I believe, therefore, that the League leader should still be included among the winners, albeit in the awareness that if he does not calculate his next moves well, his could turn out to be a real Pyrrhic victory.

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Others

Finally, Forza Italia also emerges well from the polls: despite the defection of all the three Forza Italia ministers - two of whom joined centrist "Azione" party - Berlusconi's party wins 8.2 percent, coming in almost on a par with Salvini's League and confirming itself as a key piece in holding the future majority.

Bitter defeat, by contrast, for former PM Matteo Renzi and his ally Carlo Calenda, who together total a 7.7 percent, guaranteeing themselves a parliamentary platform but slipping substantially into irrelevance. Decent result for the alliance of the Greens and "Italian Left", which with a 3.6 percent earned the entrance ticket to Montecitorio and Palazzo Madama. Disappointing performance, on the other hand, for +Europa, which narrowly misses the 3 percent target, thus remaining excluded from parliament: a sign that Italians' confidence toward the dream - but it would be more correct to say "toward the nightmare" - of a European super-state is at an all-time low.

Even worse are "We Moderates" (part of the center-right coalition) and Luigi Di Maio's "Civic Commitment" (part of the center-left one), which do not even reach 1 percent, disproving, if there was still a need, the myth of the need to "moderate" in order to attract voters from a hypothetical center, which, based on the data, turn out to be practically nonexistent.

The subject of individual freedoms

Significant, finally, is the electoral disaster of Italexit (stopped at 1.9 percent) and more generally of all the anti-system and no green pass lists: a sign that the albeit evident aversion of millions of Italians - think simply of the millions of unvaccinated people - toward the restrictions imposed by the Conte and Draghi governments, culminating in the direct and indirect vaccination obligation, does not automatically translate into a massive vote in favor of parties that have made the fight against such abuses the heart of their electoral program.

In fact, it seems that the battle for individual freedoms is, for a large part of the Italian population, important, yes, but not a priority: this would explain why the vote of a large part of the no-Greenpass electorate has turned to Fratelli d'Italia, a party that has maintained over time a position of consistent opposition to the pseudo-sanitary regime so dear to Health Minister Roberto Speranza, but that did not want to give particular space to the issue of protecting individual freedoms during the election campaign.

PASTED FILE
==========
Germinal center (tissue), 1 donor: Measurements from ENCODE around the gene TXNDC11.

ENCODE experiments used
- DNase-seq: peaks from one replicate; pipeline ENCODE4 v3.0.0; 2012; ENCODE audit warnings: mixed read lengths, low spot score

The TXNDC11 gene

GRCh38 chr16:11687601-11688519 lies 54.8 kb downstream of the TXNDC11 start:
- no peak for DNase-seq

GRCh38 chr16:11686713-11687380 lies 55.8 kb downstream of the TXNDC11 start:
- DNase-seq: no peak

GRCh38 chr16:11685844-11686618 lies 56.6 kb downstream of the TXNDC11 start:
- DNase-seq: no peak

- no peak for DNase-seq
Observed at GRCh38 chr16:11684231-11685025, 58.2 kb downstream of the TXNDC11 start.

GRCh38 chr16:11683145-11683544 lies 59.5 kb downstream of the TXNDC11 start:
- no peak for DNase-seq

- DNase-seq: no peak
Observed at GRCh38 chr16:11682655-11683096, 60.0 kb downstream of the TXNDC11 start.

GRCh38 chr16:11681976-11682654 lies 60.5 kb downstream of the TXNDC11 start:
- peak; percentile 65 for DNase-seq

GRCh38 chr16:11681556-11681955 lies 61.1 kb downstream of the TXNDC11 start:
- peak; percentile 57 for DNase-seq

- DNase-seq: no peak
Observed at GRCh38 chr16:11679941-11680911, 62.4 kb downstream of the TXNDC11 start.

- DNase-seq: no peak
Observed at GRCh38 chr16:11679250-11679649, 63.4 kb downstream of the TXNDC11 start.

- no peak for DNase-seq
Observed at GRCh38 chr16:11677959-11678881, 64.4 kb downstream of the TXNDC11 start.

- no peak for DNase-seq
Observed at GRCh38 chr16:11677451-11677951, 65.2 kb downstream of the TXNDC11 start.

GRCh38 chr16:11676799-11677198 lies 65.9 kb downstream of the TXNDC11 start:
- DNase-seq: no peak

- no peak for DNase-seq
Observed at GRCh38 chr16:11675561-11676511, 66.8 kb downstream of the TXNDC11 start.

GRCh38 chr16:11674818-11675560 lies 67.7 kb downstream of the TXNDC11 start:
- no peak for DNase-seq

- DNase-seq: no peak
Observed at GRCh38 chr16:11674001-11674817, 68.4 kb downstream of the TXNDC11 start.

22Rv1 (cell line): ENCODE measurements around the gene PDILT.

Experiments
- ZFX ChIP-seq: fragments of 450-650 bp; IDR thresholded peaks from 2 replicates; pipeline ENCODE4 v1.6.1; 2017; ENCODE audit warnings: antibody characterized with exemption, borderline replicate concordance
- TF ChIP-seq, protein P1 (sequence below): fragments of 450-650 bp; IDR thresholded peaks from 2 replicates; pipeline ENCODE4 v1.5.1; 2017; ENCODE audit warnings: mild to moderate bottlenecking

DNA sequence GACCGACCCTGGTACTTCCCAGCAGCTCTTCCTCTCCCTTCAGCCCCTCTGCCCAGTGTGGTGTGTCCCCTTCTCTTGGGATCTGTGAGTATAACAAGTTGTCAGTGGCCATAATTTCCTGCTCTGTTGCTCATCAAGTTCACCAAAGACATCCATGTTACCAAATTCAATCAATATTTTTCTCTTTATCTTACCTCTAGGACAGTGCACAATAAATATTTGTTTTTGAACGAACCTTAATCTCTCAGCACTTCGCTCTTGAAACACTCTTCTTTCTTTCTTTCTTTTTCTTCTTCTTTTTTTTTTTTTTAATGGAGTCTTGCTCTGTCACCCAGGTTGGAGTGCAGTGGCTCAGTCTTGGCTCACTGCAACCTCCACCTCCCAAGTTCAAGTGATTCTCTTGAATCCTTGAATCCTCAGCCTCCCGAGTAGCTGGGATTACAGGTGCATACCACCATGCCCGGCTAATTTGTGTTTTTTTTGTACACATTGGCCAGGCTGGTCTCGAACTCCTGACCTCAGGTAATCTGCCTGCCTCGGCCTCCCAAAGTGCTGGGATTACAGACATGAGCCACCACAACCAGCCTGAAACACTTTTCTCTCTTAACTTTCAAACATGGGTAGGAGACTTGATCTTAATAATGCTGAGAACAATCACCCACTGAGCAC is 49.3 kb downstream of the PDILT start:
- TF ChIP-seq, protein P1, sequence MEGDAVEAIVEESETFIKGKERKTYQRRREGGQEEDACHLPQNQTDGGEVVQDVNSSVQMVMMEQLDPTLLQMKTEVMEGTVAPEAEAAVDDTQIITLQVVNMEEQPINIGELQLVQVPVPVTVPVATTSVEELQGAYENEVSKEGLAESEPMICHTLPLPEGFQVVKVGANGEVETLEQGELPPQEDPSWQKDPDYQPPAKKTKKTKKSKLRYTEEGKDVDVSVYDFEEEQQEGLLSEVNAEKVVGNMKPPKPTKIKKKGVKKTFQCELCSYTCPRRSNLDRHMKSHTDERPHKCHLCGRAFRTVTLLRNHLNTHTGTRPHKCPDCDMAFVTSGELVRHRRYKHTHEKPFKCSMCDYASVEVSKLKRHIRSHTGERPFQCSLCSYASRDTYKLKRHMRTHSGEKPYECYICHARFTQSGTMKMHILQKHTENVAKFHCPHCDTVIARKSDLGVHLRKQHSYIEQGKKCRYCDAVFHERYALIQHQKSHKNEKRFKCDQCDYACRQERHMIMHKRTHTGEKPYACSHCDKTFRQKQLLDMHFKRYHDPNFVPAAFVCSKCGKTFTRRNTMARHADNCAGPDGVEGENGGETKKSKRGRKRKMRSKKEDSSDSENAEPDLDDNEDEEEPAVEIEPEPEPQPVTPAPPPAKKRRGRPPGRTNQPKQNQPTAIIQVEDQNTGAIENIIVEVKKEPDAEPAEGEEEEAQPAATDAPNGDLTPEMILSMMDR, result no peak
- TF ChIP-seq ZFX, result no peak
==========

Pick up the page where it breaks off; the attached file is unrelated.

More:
The theme of the Russian-Ukrainian war

The other finding that emerges from the polls is a different sensitivity between the electorate of the Right and the Left about our country's positioning regarding the Russian-Ukrainian conflict. The Left-wing voters, in fact, appear split almost in half between those who support "pacifist" parties (Five Star Movement and Nicola Fratoianni's Left) and those who support an interventionist line by voting Democratic Party and +Europa. The overwhelming majority of right-leaning Italians, on the other hand, opted for ultra-Atlantist forces such as Brothers of Italy and Forza Italia, while less than 9 percent put their faith in the pragmatic and more prudent positions of the League.

It is not easy to estimate how much the issue of the conflict in Ukraine may have weighed on the voters' choice: however, while believing that the Lega's position corresponds more to Italy's strategic interest than the interventionism of the rest of the center-right coalition, it is evident how the ballot box response portends, on the issue of the conflict, a perfect continuity, on the part of the next coming cabinet, with the Draghi government's policy. With all the worrisome consequences on the security and economic stability of Italy.

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He graduated in Philosophy at the Catholic University of Milan, where he collaborated with the chair of History of Ancient Philosophy. He spent six years in Brussels working for the European Parliament. Returning to Italy in 2018, he served at the Presidency of the Council of Ministers and, later, as a consultant at the Chamber of Deputies.